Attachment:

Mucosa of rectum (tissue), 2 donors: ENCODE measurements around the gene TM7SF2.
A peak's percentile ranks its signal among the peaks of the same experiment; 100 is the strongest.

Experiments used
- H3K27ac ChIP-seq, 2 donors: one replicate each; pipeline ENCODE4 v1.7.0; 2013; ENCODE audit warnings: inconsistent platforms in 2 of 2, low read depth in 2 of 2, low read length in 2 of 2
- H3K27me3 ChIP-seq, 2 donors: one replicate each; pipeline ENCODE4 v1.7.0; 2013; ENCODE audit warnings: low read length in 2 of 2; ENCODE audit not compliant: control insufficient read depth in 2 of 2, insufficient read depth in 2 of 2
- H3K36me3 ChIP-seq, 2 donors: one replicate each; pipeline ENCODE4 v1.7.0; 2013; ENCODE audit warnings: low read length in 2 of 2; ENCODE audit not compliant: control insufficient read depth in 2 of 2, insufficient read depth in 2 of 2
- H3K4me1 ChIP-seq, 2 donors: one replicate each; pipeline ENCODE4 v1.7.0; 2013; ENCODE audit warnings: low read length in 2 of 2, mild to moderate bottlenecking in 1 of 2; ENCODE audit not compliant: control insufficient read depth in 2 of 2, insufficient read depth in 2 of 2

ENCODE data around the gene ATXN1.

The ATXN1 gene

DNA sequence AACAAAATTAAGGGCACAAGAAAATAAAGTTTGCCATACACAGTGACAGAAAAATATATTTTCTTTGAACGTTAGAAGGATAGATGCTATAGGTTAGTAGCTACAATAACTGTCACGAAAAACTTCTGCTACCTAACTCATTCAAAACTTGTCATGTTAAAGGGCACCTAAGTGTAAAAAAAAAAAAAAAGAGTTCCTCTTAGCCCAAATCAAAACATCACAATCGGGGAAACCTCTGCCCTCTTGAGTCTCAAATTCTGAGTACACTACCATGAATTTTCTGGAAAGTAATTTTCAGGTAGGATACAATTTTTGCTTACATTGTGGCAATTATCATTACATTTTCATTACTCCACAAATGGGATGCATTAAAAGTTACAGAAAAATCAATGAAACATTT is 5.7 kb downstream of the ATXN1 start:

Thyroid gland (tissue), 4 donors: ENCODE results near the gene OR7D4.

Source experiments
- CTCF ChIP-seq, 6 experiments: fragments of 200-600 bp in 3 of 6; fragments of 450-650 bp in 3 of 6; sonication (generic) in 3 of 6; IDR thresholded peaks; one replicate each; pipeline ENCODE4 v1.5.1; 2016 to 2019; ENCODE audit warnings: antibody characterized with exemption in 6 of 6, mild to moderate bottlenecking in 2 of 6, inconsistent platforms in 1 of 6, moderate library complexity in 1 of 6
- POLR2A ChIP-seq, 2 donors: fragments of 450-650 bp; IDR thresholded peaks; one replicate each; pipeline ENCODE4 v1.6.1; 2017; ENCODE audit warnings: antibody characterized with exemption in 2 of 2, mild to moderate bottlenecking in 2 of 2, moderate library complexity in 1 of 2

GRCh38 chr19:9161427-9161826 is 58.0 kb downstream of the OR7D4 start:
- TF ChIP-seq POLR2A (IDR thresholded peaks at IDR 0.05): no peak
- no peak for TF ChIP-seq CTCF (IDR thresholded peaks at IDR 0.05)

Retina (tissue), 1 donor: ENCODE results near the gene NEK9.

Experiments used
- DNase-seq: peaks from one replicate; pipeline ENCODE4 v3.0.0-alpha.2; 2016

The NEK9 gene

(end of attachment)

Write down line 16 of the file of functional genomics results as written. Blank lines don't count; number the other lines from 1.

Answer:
- TF ChIP-seq POLR2A (IDR thresholded peaks at IDR 0.05): no peak